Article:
The rich, powerful media tycoon Charles Foster Kane meets a lonely demise in the vast empty rooms of his palatial home, Xanadu. A reporter sets out to uncover the meaning of his final words, interviewing people who knew him well, including his second wife and his closest business associates. Through their eyes we see episodes in Kane’s life as he is rescued from childhood poverty through a chance bequest and then rises to global notoriety as his business empire grows. We see him nurture the Enquirer, a failing newspaper, building it into a crusading voice for the people. His campaign for high political office founders when a private scandal is made public. Both of his marriages end tragically and he gradually alienates even his closest friends. The arc of Kane’s life provides a panorama of America, but there remains the mystery of his dying worlds. What was it that mattered most to the man who had everything and lost it all?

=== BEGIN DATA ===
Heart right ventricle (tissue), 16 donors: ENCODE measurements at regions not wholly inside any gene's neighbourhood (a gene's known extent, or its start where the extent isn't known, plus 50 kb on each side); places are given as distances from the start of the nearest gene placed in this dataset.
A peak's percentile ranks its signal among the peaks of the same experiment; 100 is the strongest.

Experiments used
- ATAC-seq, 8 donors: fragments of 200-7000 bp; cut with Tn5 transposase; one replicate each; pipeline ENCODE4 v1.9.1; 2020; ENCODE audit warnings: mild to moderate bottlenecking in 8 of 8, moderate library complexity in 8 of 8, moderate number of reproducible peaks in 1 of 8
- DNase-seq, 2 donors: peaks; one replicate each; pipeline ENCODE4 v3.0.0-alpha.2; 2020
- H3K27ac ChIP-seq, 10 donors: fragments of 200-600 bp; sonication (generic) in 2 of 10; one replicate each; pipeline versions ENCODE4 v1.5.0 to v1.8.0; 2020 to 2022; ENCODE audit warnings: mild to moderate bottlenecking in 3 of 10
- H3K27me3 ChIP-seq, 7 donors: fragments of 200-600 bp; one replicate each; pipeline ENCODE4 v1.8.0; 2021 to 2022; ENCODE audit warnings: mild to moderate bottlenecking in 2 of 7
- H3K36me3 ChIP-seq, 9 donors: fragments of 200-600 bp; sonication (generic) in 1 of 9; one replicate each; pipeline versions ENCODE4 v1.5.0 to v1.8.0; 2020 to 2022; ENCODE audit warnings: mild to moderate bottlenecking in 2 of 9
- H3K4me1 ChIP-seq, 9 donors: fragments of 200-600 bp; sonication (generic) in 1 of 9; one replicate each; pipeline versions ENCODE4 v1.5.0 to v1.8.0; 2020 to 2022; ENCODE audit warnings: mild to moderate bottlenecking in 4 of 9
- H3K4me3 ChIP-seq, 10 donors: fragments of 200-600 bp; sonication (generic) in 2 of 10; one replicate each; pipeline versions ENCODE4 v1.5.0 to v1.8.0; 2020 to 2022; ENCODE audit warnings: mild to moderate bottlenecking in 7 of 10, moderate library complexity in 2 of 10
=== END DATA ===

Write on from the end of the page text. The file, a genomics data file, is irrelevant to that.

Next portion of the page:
Few films have enjoyed, or been encumbered with, a reputation quite as high as that of Citizen Kane. In 1952 the British film periodical Sight and Sound asked leading film critics from around the world to choose their ten best films. Citizen Kane didn’t feature in that first ‘top ten’ list but when the survey was repeated ten years later in 1962 it appeared at number one. It continued to top the poll at each ten-year interval since then. In 1992 Sight and Sound introduced a second poll based on the views of an international panel of film directors and again Citizen Kane was placed first before dropping to second in 2012.1 Similarly, the American Film Institute’s ‘Top 100 Movies of All Time’ in 2007 confirmed the status of Citizen Kane by placing it at number one.2 Such consistent acclaim also creates its own hazards in that the film has almost become beyond criticism. Its elevated position can be daunting to any student approaching the film for the first time; can any film avoid arousing feelings of disappointment when it trails such unrivalled levels of expectation behind it.